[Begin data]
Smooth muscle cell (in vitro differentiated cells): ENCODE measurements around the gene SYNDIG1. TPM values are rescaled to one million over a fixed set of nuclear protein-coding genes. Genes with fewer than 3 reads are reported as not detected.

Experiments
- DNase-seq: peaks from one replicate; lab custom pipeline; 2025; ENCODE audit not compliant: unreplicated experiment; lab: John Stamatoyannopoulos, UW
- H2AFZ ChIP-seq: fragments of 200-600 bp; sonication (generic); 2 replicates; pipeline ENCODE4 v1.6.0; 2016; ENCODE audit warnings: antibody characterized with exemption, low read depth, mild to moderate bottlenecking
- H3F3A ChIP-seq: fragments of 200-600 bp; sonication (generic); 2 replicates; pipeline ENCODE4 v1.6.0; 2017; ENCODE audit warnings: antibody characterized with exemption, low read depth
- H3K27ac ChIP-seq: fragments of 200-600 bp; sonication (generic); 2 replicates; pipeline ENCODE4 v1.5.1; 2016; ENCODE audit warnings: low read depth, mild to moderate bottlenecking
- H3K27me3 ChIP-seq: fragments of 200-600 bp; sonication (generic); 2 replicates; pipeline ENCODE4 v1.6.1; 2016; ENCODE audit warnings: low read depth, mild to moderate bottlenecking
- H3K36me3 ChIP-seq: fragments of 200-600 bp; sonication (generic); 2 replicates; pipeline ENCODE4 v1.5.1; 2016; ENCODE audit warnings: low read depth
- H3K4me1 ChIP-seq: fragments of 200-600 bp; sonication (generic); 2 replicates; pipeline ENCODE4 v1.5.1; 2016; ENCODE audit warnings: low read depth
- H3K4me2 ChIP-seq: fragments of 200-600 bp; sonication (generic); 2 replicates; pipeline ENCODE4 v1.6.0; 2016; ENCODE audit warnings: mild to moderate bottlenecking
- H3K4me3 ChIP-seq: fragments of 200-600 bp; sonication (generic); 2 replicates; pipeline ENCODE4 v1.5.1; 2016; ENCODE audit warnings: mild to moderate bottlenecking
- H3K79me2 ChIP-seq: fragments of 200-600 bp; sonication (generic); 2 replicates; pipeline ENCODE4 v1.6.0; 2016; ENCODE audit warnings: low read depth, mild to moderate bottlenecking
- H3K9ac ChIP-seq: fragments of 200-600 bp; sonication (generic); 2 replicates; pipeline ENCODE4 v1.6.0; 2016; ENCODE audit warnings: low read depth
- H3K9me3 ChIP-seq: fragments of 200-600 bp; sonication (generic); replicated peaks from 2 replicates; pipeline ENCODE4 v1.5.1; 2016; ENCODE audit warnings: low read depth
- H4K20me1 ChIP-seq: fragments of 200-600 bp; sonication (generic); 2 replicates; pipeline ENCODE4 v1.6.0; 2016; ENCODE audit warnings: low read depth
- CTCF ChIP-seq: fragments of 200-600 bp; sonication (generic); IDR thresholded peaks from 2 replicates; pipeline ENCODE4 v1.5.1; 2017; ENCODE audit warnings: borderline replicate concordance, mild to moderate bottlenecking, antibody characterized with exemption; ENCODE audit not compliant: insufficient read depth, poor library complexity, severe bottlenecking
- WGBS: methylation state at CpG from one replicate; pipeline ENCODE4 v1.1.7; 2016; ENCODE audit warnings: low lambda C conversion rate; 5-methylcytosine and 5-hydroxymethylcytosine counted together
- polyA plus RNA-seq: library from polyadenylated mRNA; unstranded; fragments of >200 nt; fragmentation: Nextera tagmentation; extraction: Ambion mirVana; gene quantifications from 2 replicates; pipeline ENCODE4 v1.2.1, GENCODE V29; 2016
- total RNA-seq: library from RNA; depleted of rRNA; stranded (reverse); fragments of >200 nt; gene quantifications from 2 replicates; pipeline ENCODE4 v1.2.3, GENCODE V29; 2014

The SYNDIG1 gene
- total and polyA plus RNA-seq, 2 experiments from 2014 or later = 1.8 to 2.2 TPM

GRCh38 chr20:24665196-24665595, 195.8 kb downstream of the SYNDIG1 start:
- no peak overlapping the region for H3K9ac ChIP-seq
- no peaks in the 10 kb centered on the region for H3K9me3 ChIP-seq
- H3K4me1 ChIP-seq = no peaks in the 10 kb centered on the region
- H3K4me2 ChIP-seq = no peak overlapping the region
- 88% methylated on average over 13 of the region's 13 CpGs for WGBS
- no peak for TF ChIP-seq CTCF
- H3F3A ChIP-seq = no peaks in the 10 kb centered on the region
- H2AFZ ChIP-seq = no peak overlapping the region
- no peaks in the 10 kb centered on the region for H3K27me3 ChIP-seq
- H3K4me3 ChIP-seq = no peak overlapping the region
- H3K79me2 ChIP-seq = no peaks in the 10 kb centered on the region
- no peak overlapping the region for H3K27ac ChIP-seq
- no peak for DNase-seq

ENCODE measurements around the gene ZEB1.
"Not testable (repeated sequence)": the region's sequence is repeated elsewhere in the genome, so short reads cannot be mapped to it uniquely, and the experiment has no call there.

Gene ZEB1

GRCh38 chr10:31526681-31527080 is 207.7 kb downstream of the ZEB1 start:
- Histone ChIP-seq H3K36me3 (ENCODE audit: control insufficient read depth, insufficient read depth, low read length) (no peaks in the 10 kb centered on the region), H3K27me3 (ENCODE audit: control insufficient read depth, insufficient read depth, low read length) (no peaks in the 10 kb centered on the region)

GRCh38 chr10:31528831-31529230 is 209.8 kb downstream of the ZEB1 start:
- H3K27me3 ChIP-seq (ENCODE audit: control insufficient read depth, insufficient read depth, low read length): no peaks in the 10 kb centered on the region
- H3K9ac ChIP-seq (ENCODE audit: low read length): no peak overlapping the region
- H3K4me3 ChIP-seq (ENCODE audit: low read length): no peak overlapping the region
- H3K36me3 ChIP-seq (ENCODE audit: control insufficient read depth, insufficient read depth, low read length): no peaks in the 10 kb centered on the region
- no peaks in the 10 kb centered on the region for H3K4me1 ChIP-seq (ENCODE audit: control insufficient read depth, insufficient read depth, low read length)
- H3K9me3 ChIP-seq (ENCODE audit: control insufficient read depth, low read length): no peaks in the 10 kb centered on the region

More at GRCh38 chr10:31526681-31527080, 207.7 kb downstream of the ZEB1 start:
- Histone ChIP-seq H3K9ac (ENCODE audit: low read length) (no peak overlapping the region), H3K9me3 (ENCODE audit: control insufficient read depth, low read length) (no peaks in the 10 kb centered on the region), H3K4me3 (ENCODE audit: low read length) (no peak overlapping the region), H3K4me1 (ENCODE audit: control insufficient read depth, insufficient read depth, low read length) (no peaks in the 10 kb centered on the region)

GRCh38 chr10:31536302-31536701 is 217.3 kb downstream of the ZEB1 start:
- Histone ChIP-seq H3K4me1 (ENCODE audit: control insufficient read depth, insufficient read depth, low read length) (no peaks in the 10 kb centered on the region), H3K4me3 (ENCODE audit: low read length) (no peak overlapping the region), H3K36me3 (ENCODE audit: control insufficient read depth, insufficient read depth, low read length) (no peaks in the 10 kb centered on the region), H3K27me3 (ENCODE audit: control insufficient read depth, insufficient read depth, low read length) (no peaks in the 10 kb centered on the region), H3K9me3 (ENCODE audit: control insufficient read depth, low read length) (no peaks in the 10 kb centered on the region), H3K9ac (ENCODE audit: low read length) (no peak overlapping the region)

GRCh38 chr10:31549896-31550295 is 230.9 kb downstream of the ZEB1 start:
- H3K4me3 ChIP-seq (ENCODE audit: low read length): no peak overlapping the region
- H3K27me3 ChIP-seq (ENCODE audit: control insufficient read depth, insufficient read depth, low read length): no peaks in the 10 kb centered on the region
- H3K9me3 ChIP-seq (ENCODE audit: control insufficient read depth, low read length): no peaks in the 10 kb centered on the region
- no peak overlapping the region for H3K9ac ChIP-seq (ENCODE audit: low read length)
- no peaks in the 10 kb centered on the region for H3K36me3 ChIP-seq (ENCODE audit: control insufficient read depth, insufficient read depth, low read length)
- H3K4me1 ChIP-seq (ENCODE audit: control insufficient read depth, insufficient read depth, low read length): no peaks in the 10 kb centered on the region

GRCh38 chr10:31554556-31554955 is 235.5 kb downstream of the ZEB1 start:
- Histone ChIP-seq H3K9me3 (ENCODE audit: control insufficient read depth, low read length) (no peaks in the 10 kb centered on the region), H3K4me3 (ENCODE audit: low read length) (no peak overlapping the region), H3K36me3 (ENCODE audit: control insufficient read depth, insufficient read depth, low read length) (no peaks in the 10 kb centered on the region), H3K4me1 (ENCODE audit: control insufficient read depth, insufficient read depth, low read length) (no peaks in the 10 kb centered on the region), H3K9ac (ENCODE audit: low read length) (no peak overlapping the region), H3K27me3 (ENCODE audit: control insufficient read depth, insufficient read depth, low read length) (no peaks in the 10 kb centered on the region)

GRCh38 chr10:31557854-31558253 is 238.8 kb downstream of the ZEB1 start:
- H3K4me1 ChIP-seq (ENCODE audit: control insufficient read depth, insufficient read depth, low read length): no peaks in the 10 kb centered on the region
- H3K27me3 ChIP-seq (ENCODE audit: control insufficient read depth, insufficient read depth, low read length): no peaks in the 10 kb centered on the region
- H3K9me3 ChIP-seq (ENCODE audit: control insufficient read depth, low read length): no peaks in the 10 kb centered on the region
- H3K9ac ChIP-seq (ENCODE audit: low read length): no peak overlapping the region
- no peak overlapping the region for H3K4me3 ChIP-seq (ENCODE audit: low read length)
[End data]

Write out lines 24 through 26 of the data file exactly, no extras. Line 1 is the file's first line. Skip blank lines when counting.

- no peaks in the 10 kb centered on the region for H3K9me3 ChIP-seq
- H3K4me1 ChIP-seq = no peaks in the 10 kb centered on the region
- H3K4me2 ChIP-seq = no peak overlapping the region